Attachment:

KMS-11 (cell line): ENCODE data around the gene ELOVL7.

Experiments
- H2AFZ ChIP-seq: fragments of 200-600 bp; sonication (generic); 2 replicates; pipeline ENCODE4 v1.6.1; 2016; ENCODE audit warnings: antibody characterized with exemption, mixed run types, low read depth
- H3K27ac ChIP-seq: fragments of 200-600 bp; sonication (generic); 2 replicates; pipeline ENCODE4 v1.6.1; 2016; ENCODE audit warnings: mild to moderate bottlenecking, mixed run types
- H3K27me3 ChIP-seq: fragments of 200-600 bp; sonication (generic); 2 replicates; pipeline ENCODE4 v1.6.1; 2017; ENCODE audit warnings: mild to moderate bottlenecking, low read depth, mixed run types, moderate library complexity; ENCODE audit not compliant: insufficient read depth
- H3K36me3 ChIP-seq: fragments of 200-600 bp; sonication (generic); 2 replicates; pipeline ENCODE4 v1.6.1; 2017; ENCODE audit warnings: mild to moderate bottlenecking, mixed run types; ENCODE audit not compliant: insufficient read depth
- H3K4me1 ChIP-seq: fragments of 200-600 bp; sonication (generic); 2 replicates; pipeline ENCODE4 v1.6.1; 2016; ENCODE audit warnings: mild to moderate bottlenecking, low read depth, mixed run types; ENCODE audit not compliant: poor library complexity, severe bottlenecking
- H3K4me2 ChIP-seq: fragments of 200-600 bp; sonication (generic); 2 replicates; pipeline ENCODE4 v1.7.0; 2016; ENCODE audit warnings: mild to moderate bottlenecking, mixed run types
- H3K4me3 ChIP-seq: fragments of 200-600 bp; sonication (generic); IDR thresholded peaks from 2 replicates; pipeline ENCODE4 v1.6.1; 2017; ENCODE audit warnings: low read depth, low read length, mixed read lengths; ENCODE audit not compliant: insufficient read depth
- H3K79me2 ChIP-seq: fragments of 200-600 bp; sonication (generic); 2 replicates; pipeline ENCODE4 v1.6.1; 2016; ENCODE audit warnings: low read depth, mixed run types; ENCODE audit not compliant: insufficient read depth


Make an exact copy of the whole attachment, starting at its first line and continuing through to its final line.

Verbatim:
KMS-11 (cell line): ENCODE data around the gene ELOVL7.

Experiments
- H2AFZ ChIP-seq: fragments of 200-600 bp; sonication (generic); 2 replicates; pipeline ENCODE4 v1.6.1; 2016; ENCODE audit warnings: antibody characterized with exemption, mixed run types, low read depth
- H3K27ac ChIP-seq: fragments of 200-600 bp; sonication (generic); 2 replicates; pipeline ENCODE4 v1.6.1; 2016; ENCODE audit warnings: mild to moderate bottlenecking, mixed run types
- H3K27me3 ChIP-seq: fragments of 200-600 bp; sonication (generic); 2 replicates; pipeline ENCODE4 v1.6.1; 2017; ENCODE audit warnings: mild to moderate bottlenecking, low read depth, mixed run types, moderate library complexity; ENCODE audit not compliant: insufficient read depth
- H3K36me3 ChIP-seq: fragments of 200-600 bp; sonication (generic); 2 replicates; pipeline ENCODE4 v1.6.1; 2017; ENCODE audit warnings: mild to moderate bottlenecking, mixed run types; ENCODE audit not compliant: insufficient read depth
- H3K4me1 ChIP-seq: fragments of 200-600 bp; sonication (generic); 2 replicates; pipeline ENCODE4 v1.6.1; 2016; ENCODE audit warnings: mild to moderate bottlenecking, low read depth, mixed run types; ENCODE audit not compliant: poor library complexity, severe bottlenecking
- H3K4me2 ChIP-seq: fragments of 200-600 bp; sonication (generic); 2 replicates; pipeline ENCODE4 v1.7.0; 2016; ENCODE audit warnings: mild to moderate bottlenecking, mixed run types
- H3K4me3 ChIP-seq: fragments of 200-600 bp; sonication (generic); IDR thresholded peaks from 2 replicates; pipeline ENCODE4 v1.6.1; 2017; ENCODE audit warnings: low read depth, low read length, mixed read lengths; ENCODE audit not compliant: insufficient read depth
- H3K79me2 ChIP-seq: fragments of 200-600 bp; sonication (generic); 2 replicates; pipeline ENCODE4 v1.6.1; 2016; ENCODE audit warnings: low read depth, mixed run types; ENCODE audit not compliant: insufficient read depth